The two, which have been fighting over the use of Adobe’s Flash after Apple stopped supporting it in its devices, have been at each other’s throats again this week after Steve Jobs posted an open letter on Apple’s website yesterday.
In it he explained Apple’s decision not to support Flash on the iPhone, iPad and iPod Touch. He said Flash performed badly, had security flaws and drained battery life. He also said that Flash websites do not work with a touch screen interface and that Apple wanted to avoid apps written using Flash because they would be designed as cross-platform apps and not Apple-specific ones.
“While Adobe’s Flash products are widely available, this does not mean they are open, since they are controlled entirely by Adobe and available only from Adobe. By almost any definition, Flash is a closed system,” Jobs said in the 1600 word letter.
However Adobe did not take his comments lightly. In an interview with the Wall Street Journal, CEO Shantanu Narayen, dismissed the claims as a smokescreen.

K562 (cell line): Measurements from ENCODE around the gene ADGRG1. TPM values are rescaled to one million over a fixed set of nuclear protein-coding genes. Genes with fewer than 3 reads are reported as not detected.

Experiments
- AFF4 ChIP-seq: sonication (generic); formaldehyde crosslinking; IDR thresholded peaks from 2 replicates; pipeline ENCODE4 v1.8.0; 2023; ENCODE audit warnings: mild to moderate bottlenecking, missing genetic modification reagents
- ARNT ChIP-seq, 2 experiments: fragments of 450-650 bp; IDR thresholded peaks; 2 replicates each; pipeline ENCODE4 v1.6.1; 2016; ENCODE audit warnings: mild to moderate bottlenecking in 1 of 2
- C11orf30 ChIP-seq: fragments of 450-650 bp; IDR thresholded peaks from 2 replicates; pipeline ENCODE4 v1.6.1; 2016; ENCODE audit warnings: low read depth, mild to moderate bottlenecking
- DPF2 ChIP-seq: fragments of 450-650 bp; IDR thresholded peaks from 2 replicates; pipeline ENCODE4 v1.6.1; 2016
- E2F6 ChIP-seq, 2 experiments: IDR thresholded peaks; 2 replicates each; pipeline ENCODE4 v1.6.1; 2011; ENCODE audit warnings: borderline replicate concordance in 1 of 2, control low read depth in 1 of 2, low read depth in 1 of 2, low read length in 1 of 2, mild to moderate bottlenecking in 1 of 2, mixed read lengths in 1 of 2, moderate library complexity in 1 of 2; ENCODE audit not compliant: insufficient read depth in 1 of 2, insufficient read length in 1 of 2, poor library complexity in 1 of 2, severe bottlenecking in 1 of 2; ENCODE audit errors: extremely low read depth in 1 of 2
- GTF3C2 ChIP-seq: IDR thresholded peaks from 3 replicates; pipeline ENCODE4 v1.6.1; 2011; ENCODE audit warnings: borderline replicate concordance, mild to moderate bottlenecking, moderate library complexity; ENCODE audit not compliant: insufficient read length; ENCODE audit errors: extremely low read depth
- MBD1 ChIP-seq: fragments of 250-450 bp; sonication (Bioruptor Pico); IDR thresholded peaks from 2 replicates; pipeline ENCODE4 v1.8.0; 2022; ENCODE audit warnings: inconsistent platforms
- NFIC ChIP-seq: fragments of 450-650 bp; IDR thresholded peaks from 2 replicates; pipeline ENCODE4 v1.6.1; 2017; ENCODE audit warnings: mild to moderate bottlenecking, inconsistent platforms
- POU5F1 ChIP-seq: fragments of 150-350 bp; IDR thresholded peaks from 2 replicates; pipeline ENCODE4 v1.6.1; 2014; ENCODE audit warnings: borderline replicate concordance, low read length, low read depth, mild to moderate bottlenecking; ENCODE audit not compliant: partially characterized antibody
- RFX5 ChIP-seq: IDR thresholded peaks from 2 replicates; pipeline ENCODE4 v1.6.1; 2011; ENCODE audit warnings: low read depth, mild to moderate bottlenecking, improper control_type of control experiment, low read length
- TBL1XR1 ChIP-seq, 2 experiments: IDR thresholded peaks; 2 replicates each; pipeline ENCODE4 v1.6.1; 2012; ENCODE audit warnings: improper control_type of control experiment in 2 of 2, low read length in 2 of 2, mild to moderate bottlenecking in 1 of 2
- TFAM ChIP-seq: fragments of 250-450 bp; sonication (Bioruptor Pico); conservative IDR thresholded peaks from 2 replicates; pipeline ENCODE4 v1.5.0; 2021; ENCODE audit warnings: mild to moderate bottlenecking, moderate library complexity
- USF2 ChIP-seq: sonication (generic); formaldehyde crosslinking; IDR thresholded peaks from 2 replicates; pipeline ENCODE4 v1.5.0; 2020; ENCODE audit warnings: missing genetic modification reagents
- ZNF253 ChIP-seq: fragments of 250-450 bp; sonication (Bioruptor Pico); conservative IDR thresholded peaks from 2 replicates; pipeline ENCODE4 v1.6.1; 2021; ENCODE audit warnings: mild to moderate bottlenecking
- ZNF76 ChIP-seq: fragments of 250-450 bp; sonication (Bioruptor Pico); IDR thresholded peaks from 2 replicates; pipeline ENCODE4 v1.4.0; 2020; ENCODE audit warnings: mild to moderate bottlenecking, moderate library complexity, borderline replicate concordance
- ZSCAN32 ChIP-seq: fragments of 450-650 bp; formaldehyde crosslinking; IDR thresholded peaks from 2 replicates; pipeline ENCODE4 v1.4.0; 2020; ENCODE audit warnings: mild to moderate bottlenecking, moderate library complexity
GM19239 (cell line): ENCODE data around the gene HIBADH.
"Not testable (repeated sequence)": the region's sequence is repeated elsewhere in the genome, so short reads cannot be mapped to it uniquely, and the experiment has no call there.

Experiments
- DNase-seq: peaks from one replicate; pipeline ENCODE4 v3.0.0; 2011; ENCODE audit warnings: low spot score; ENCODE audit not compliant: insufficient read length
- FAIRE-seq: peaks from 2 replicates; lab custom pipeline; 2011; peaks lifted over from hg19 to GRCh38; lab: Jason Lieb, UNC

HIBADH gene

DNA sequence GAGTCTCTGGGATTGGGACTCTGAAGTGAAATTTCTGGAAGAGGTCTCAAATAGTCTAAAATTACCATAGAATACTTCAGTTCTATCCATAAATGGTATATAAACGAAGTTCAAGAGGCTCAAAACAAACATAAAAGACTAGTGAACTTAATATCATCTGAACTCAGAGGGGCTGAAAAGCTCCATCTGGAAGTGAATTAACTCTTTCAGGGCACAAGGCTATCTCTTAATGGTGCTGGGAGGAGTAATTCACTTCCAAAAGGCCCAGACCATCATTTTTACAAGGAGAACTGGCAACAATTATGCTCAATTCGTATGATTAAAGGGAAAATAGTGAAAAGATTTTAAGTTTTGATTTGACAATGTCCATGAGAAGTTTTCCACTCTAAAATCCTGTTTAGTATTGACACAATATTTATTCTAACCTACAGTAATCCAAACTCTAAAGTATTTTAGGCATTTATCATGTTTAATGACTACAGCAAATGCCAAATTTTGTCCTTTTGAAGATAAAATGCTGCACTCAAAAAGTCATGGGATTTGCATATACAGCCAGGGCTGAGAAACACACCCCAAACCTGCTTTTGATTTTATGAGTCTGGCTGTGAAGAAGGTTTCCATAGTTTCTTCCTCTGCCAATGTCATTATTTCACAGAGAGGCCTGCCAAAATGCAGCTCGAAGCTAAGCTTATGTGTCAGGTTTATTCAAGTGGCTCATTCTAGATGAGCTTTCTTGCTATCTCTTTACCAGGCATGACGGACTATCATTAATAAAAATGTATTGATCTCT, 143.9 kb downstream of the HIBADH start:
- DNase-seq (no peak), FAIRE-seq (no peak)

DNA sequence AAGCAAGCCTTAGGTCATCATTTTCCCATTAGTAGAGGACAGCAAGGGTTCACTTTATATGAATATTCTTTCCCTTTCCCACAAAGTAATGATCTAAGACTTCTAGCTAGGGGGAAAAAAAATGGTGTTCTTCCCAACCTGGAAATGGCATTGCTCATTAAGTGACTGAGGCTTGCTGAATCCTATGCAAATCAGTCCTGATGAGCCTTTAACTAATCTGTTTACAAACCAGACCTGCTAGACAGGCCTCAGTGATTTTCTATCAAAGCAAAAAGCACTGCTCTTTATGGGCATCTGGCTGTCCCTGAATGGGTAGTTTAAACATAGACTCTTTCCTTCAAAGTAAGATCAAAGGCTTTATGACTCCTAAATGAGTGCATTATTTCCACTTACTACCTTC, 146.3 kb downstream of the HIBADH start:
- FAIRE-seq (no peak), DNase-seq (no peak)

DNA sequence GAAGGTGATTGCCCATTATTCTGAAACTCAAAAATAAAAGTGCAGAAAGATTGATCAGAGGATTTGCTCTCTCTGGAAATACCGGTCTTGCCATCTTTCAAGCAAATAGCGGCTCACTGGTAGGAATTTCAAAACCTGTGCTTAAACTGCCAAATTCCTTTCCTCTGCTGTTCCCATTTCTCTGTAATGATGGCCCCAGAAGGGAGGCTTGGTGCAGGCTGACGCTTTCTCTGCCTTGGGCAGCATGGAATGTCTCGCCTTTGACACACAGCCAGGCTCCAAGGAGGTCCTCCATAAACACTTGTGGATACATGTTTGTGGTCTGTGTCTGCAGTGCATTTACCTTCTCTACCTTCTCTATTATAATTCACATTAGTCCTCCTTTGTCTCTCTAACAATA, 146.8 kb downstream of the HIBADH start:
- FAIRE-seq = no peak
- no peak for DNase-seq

He told the WSJ that the company had demonstrated through its tools that people could build content for the iPhone and iPad using Flash. He added that over 100 applications were actually approved through the store and blamed licensing rather than technology.
He also said that Steve’s allegations and previous criticisms made by Apple were a proprietary lock-in that and prevented Adobe from delivering the kind of innovation that customers want.
And to add further to insult Adobe also said it would be taking its tools to rival companies and technologies including the Android platform.
We’re not so sure we’ve heard the end of this.